Are there any issues, or trends, in Micronesia, where the GIPS standards are able to address and help fulfill that mission?
For large investors, GIPS-compliant firms will be required to report their investment performance following a set of robust policies and practices, therefore removing the uncertainty or lack of transparency or consistency when comparing their performance results. This is tremendously helpful for investors and asset owners in Micronesia because they can focus on other pressing issues in this area.
APAFS represents island nations that in aggregate consist of 2,000 islands scattered over 3 million square miles of the Pacific. The islands are not large, with many being low-lying or atolls. As such, they have incredibly beautiful — but fragile — ecosystems, which are on the front lines of the challenges of climate change. Therefore, the major existential issue that Micronesia faces is true ecological extinction.
The major trend that has been developing in our region over the past few years is the realization that asset owners need to incorporate ESG data in their investment process to do their part in addressing the ecological damage being done. To that end, APAFS recently partnered with UN PRI as a “Network Supporter” to advance the inclusion of responsible investment in the investment processes.
APAFS is aware that CFA Institute encourages the incorporation of ESG. Therefore, while perhaps not specific to GIPS standards per se, obtaining assistance in educating local regulators, asset owners, and other stakeholders of the need for, and benefit of, similar standardization of data and disclosures would be very helpful. At present, none of our membership jurisdictions require any level of ESG reporting or disclosure from companies to investors with regard to ESG-related information.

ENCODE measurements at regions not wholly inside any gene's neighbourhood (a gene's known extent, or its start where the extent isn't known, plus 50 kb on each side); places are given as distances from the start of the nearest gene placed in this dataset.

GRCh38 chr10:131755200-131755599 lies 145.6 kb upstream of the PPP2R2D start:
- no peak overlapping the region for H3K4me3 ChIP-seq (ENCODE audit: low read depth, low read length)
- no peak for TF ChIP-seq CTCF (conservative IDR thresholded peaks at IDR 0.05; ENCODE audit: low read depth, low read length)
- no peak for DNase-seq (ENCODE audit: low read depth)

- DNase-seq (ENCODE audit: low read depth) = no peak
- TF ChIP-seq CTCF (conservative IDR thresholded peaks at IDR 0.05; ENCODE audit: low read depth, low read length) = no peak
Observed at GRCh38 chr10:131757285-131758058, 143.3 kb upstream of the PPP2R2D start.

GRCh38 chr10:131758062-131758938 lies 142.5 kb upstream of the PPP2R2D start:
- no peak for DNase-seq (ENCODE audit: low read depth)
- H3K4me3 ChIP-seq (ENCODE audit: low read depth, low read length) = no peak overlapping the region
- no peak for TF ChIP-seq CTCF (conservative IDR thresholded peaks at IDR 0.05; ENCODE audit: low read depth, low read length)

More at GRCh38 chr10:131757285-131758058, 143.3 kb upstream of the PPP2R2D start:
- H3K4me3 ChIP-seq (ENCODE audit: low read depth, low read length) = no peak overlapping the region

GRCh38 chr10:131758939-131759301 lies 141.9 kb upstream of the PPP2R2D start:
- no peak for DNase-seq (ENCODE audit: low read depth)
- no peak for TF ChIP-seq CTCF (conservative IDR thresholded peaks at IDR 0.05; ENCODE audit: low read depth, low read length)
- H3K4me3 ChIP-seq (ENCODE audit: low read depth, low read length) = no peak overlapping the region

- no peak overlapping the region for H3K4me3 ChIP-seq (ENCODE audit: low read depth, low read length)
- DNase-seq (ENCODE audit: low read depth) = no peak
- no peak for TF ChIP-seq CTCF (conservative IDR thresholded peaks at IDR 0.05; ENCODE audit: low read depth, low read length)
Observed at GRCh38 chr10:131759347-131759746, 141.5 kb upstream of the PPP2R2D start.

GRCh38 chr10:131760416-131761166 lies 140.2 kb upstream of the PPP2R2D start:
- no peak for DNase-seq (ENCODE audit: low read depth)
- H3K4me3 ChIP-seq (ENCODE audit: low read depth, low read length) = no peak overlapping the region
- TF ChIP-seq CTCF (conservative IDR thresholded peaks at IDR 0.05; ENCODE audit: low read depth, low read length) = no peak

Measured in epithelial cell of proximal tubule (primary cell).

We received additional feedback from two members of the APAFS Board of Governors.
What benefits do you think asset-owner members of APAFS will realize in adopting the GIPS standards themselves?
“To date, none of our asset owner members have taken the step of adopting GIPS standards themselves. For most, it is a matter of educating, and convincing, asset owner boards of the value of doing so, versus the time and cost to achieve and maintain compliance. None of our members doubt the intrinsic value of doing so, as is evidenced by the requirement of compliance on the part of their asset managers.
The main benefits of adopting the GIPS standards themselves would be to indicate the commitment to adhere to the highest ethical principles and global best practices for the reporting of investment performance to their stakeholders. Further, the actual process of attaining and maintaining compliance would provide an opportunity to adopt, and revise when needed, robust policies, procedures, and controls. It would also provide continuity to future board members.
Finally, with the preponderance of our asset owner members being public benefit funds, national retirement schemes, and endowments, all of which are subject to oversight by a variety of stakeholders, to include regulators, legislators, and donors, achieving compliance with a globally recognized standard would add a high degree of credibility to fund reporting and, by reflection, the board itself.”
– Gerard A. Cruz, AIFA®, Chair, APAFS Board of Governors and Chair, Finance Committee, Board of Trustees, GovGuam Employees Retirement Fund
If there is one thing you would highlight from the GIPS standards for Asset Owners, what would you tell them?
“Based on the principles of full disclosure and fair presentation, the GIPS standards will allow them, as it has with the MPLT Board of Trustees, to perform higher quality investment manager due diligence. Most important, in our geographically remote region of the world, incorporating GIPS standards compliance as a requirement in manager searches will help reduce the likelihood of making a bad asset manager hiring decision.”
– Martin B. Ada, AIFA®, Chairman, Board of Trustees, Marianas Public Land Trust
Image Credit @ CFA Institute